How do you know if your ELIGIBILITY PROGRAM is operating at 100% efficiency?

To find out, answer these three questions:

  • Do the same eligibility team members assist self-pay patients with Medicaid applications AND also work disability cases?
  • Do you compensate the eligibility team the same for Medicaid awards as well as disability awards?
  • Is eligibility team performance evaluated solely on awarded Medicaid billings?

If your answer is “yes” to any or all of these questions, you are very likely NOT capturing disability opportunities for your self-pay patients, and therefore leaving significant money on the table.


  • Assisting self-pay patients with Medicaid enrollment, requires a much different skillset than working disability cases. Medicaid applications require an in-depth knowledge of recognized Medicaid groups. If the patient meets the criteria for Medicaid, for instance: FEMALE/PREGNANT/LOW INCOME, then the enrollment process is relatively simple. Working a disability case is different. You must prove to the Social Security Administration (SSA) that the individual is disabled, and therefore unable to work. This requires: some detective work in identifying the “onset of disability” in the health record; it requires analytical skills to overlay work history, demonstrating unemployment AFTER “onset of disability,” and finally, you need legal advocacy skills to appeal denials, and represent patients at ALJ hearings.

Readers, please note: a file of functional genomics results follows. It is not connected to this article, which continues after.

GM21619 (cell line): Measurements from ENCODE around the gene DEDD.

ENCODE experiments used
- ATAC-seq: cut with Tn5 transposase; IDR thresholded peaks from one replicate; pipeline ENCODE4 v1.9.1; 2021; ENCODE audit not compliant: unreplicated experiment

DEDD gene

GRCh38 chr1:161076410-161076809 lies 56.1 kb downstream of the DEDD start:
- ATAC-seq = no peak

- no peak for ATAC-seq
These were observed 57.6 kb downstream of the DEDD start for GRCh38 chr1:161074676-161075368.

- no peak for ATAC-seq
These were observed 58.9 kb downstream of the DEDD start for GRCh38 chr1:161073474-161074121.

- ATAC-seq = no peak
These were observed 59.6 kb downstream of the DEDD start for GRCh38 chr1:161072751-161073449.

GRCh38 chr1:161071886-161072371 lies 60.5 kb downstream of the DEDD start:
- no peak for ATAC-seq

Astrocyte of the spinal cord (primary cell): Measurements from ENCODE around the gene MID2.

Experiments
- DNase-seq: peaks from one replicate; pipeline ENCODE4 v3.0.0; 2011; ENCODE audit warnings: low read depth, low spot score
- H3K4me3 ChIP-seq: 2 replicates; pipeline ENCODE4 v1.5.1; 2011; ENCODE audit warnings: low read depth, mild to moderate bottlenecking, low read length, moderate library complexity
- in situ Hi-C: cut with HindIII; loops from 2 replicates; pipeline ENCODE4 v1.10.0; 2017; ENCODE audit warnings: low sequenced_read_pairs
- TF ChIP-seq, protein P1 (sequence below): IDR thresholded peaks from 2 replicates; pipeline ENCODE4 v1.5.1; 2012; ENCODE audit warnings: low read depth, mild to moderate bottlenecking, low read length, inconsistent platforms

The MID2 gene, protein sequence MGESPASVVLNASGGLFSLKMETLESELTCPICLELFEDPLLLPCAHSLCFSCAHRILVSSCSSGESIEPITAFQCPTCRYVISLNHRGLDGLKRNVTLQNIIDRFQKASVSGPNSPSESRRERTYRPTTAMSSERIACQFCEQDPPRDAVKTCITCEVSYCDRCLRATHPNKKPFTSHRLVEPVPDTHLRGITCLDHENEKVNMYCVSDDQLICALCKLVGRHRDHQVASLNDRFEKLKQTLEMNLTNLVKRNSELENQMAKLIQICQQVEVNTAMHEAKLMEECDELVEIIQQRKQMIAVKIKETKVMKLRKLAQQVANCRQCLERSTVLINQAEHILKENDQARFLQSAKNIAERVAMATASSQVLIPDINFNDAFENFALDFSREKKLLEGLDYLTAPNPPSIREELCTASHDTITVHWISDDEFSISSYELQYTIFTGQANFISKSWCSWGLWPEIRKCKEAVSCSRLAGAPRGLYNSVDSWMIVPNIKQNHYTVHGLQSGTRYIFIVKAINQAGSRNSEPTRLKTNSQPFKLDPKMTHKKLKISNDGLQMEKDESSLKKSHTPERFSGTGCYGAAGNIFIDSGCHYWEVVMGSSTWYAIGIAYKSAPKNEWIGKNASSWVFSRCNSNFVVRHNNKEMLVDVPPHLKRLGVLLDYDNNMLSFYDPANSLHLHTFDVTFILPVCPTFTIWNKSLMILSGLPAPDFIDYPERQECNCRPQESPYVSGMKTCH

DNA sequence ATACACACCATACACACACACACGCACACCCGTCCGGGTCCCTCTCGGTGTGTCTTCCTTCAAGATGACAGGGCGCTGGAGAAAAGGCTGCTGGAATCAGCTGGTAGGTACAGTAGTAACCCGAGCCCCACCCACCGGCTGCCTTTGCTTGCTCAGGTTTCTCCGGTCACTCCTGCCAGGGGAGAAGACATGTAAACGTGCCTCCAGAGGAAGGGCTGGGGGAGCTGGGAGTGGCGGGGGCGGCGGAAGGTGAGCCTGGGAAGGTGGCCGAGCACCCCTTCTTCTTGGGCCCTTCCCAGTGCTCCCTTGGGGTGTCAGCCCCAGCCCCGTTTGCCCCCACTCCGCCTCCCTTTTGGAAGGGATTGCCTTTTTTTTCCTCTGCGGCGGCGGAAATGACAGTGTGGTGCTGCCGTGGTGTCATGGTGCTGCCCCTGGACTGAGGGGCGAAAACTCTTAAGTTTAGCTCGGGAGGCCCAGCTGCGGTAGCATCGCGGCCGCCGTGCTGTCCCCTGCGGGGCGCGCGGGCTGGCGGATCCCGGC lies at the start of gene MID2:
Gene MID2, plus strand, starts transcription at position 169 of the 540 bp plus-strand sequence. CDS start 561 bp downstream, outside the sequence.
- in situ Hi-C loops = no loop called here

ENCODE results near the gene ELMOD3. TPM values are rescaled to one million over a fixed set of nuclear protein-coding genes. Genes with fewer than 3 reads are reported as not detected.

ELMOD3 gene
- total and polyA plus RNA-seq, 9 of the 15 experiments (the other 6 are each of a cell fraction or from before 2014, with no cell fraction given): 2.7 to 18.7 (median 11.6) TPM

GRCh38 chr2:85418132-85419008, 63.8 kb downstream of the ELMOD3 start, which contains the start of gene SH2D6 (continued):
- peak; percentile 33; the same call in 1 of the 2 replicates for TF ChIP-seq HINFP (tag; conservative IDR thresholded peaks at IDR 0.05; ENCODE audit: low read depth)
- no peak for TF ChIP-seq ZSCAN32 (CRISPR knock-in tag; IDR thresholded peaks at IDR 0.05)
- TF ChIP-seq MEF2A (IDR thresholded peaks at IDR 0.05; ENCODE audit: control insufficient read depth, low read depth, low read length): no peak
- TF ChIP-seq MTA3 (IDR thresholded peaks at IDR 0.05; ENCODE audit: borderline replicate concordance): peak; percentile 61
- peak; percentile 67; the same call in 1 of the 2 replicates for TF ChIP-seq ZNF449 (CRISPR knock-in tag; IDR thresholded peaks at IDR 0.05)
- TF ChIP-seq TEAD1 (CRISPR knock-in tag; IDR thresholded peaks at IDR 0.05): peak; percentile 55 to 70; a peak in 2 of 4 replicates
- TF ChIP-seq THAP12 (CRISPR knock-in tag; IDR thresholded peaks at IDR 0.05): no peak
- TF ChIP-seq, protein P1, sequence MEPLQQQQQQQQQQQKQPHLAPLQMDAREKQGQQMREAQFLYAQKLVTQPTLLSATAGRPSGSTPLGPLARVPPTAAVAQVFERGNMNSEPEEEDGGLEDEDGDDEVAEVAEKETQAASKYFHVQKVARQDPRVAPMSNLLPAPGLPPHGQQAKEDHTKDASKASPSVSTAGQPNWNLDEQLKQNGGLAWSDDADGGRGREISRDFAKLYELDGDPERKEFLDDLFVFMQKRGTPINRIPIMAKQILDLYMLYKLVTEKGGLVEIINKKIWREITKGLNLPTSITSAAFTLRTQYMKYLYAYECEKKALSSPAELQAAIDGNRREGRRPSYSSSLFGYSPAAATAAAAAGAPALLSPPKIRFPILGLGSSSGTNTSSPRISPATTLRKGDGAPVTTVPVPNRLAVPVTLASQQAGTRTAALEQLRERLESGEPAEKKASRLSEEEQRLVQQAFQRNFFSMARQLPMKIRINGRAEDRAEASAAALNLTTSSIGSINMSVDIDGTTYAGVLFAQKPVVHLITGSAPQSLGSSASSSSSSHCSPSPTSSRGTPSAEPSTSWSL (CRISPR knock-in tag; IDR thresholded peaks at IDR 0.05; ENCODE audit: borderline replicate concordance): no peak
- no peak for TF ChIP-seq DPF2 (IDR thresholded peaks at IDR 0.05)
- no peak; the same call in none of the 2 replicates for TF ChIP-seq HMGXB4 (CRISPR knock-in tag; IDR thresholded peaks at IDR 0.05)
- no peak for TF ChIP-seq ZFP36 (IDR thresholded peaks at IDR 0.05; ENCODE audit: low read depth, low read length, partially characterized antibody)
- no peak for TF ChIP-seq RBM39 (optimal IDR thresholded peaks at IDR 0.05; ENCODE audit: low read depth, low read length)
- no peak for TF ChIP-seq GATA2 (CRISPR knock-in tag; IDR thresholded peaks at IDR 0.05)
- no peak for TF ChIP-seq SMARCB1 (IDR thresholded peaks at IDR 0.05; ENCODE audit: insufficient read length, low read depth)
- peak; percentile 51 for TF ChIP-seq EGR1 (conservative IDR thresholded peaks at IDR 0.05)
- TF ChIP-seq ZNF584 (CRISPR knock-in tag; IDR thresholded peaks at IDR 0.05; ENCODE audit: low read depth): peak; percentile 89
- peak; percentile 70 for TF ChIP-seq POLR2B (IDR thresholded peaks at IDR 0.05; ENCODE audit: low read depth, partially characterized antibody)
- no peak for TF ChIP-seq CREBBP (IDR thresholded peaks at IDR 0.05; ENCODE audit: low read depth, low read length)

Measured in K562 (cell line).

• Because there is a medical component to working disability cases. And because the SSA is diligent in weeding-out fraud, each disability case requires substantiating evidence supporting the disability claim. The eligibility team also needs an in-depth knowledge of what the SSA requires for awarding SSI (Medicaid) or SSDI (Medicare). Finally, the eligibility team must respond to multiple requests for more information, documentation – and then be in a position to appeal denials by the SSA. Altogether, it (conservatively) takes 3-5 times longer to work a disability case than a Medicaid case. If the eligibility team is compensated (or evaluated) the same for both Medicaid as well as disability, the team will be much less likely to work disability cases.
  • If your hospital tracks eligibility team performance at all, it probably just looks at total Medicaid billing attributed to the team. This provides a very incomplete picture of performance. Disability cases that were not pursued would NOT show up using this methodology. At the very least, eligibility “Key Performance Indicators” (KPIs) should include (1) Medicaid applications and awards/billings, (2) SSI protected filings and awards/billings, (3) SSDI applications and awards/billings. There is no magic ratio for Medicaid vs. SSI vs. SSDI cases. This will vary from hospital to hospital. But if disability is represented by just a “handful” of awarded cases – you are very likely NOT capturing all disability opportunities. And if this is not showing up on a performance report, there is no reason to do so.

Mike Vana
(917) 592-5802